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Nearly 15,000 trees are being planted this week on the Canyon Lakes Ranger District of the Roosevelt National Forest in four recreation areas.
Mountain Park, West Lake, Dowdy Lake, and Jacks Gulch will all receive new trees to replace those hit by insect and disease, particularly those killed from the current mountain pine beetle epidemic. The purpose of planting is to provide diversity in the ages of trees, including mature trees retained by preventative spraying for the mountain pine beetle and the newly planted seedlings to populate the understory. Most of the trees being planted are ponderosa pine, with approximately 1,000 Douglas fir in the Mountain Park area.
New seedlings will be protected by fencing and vexar tubes — netted tubes that surround each tree. Forest visitors are asked to be careful to avoid these new trees. Given Colorado’s climate, not all of the trees are expected to survive, so they are planted at a higher density to account for this.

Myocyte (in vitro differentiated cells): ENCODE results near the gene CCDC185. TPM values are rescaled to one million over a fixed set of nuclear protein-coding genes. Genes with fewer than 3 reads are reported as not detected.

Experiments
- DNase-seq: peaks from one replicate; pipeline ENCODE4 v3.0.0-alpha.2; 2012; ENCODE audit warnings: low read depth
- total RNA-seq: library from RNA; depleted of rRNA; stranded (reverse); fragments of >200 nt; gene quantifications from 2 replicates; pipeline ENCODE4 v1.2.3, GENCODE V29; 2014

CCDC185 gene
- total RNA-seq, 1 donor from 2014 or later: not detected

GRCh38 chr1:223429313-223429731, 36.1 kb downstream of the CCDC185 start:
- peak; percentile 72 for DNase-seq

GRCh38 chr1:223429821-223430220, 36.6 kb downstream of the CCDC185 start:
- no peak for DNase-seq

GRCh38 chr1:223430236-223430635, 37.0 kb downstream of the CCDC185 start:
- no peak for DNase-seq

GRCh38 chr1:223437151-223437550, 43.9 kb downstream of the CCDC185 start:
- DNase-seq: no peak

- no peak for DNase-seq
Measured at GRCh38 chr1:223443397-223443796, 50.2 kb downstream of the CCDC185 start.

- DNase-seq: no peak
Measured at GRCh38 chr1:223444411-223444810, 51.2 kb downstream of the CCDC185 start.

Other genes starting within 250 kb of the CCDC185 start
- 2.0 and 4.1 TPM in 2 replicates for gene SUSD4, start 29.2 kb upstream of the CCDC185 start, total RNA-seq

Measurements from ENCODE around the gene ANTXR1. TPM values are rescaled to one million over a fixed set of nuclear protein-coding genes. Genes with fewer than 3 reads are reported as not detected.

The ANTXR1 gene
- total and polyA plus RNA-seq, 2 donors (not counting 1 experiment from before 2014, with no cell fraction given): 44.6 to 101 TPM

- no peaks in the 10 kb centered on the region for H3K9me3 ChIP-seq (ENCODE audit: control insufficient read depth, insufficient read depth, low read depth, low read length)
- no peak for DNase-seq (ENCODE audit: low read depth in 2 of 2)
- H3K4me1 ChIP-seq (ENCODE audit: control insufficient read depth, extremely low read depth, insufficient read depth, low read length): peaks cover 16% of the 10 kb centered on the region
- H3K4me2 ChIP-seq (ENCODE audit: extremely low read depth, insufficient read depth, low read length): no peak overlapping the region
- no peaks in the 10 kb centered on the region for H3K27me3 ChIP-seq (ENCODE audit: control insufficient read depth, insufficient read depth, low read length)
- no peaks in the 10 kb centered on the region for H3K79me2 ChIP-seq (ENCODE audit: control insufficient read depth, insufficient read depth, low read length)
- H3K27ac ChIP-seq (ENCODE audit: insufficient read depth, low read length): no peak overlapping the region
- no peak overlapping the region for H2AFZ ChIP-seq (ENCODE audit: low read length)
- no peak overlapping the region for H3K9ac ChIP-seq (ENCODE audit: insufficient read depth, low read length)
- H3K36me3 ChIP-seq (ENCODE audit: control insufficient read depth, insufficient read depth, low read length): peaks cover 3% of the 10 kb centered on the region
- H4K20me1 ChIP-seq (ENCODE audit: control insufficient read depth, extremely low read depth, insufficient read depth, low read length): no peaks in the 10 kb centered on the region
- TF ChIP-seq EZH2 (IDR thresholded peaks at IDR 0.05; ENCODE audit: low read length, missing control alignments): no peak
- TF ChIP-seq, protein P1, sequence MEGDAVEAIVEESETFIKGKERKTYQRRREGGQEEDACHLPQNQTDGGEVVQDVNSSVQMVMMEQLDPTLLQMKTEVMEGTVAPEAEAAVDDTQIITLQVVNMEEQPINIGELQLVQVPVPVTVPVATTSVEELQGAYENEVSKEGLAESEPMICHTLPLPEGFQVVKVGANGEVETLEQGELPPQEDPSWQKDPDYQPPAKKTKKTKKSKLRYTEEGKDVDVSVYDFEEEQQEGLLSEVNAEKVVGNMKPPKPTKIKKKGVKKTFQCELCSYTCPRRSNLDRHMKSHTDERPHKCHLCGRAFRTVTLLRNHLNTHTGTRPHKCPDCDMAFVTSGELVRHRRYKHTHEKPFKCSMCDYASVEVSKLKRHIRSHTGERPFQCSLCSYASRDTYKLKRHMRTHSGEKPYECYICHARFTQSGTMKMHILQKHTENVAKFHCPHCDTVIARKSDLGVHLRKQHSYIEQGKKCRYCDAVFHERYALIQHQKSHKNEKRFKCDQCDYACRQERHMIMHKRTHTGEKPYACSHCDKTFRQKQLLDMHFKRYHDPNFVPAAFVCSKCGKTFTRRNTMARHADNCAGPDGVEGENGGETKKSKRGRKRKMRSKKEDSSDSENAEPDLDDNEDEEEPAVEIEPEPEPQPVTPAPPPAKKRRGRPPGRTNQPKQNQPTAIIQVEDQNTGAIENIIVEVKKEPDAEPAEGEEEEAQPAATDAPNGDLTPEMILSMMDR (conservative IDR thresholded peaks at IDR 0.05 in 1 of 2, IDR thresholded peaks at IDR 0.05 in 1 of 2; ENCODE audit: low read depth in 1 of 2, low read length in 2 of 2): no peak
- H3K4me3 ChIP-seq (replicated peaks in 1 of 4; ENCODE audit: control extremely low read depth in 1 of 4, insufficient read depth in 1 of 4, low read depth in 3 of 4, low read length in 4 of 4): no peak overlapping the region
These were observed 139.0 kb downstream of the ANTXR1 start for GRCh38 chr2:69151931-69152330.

The trees planted were grown from seeds collected within the vicinity of these recreation areas and were sown at the U.S. Forest Service’s Bessey Nursery in Nebraska.
This planting is taking place by contractors with U.S. Forest Service oversight. If the public is interested in planting trees for our future forest, then National Public Lands Day on the district is the place to be on September 29. The Canyon Lakes Ranger District is currently planning the event to include more tree planting at Mountain Park.